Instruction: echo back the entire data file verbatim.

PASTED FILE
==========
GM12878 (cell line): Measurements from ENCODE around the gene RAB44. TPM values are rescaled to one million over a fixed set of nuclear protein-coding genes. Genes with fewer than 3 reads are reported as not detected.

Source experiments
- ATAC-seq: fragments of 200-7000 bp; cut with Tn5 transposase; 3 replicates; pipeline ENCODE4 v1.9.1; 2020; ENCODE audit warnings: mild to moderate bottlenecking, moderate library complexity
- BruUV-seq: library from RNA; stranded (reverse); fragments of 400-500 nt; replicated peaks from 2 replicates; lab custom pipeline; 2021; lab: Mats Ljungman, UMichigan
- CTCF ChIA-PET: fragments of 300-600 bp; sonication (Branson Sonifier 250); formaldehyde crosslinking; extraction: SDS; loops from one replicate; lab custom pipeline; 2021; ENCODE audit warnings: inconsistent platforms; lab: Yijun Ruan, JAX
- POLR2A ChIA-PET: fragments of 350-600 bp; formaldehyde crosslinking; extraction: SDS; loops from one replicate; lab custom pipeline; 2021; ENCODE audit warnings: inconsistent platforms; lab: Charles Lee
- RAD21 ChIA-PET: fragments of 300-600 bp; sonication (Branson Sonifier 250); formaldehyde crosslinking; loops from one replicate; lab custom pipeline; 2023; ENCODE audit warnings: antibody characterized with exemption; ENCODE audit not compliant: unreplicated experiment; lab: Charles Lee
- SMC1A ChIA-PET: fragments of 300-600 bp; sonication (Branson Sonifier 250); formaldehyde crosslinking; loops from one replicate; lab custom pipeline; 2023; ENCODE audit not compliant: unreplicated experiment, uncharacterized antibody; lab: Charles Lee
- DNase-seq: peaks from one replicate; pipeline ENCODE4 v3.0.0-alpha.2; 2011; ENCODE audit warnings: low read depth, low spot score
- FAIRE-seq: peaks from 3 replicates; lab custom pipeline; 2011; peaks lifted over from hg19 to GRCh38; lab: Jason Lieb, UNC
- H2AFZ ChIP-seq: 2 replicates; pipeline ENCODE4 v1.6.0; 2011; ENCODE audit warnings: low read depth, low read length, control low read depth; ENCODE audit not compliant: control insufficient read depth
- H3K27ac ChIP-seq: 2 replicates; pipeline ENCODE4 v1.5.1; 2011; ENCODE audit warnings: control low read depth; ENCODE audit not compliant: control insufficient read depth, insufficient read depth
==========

GM12878 (cell line): Measurements from ENCODE around the gene RAB44. TPM values are rescaled to one million over a fixed set of nuclear protein-coding genes. Genes with fewer than 3 reads are reported as not detected.

Source experiments
- ATAC-seq: fragments of 200-7000 bp; cut with Tn5 transposase; 3 replicates; pipeline ENCODE4 v1.9.1; 2020; ENCODE audit warnings: mild to moderate bottlenecking, moderate library complexity
- BruUV-seq: library from RNA; stranded (reverse); fragments of 400-500 nt; replicated peaks from 2 replicates; lab custom pipeline; 2021; lab: Mats Ljungman, UMichigan
- CTCF ChIA-PET: fragments of 300-600 bp; sonication (Branson Sonifier 250); formaldehyde crosslinking; extraction: SDS; loops from one replicate; lab custom pipeline; 2021; ENCODE audit warnings: inconsistent platforms; lab: Yijun Ruan, JAX
- POLR2A ChIA-PET: fragments of 350-600 bp; formaldehyde crosslinking; extraction: SDS; loops from one replicate; lab custom pipeline; 2021; ENCODE audit warnings: inconsistent platforms; lab: Charles Lee
- RAD21 ChIA-PET: fragments of 300-600 bp; sonication (Branson Sonifier 250); formaldehyde crosslinking; loops from one replicate; lab custom pipeline; 2023; ENCODE audit warnings: antibody characterized with exemption; ENCODE audit not compliant: unreplicated experiment; lab: Charles Lee
- SMC1A ChIA-PET: fragments of 300-600 bp; sonication (Branson Sonifier 250); formaldehyde crosslinking; loops from one replicate; lab custom pipeline; 2023; ENCODE audit not compliant: unreplicated experiment, uncharacterized antibody; lab: Charles Lee
- DNase-seq: peaks from one replicate; pipeline ENCODE4 v3.0.0-alpha.2; 2011; ENCODE audit warnings: low read depth, low spot score
- FAIRE-seq: peaks from 3 replicates; lab custom pipeline; 2011; peaks lifted over from hg19 to GRCh38; lab: Jason Lieb, UNC
- H2AFZ ChIP-seq: 2 replicates; pipeline ENCODE4 v1.6.0; 2011; ENCODE audit warnings: low read depth, low read length, control low read depth; ENCODE audit not compliant: control insufficient read depth
- H3K27ac ChIP-seq: 2 replicates; pipeline ENCODE4 v1.5.1; 2011; ENCODE audit warnings: control low read depth; ENCODE audit not compliant: control insufficient read depth, insufficient read depth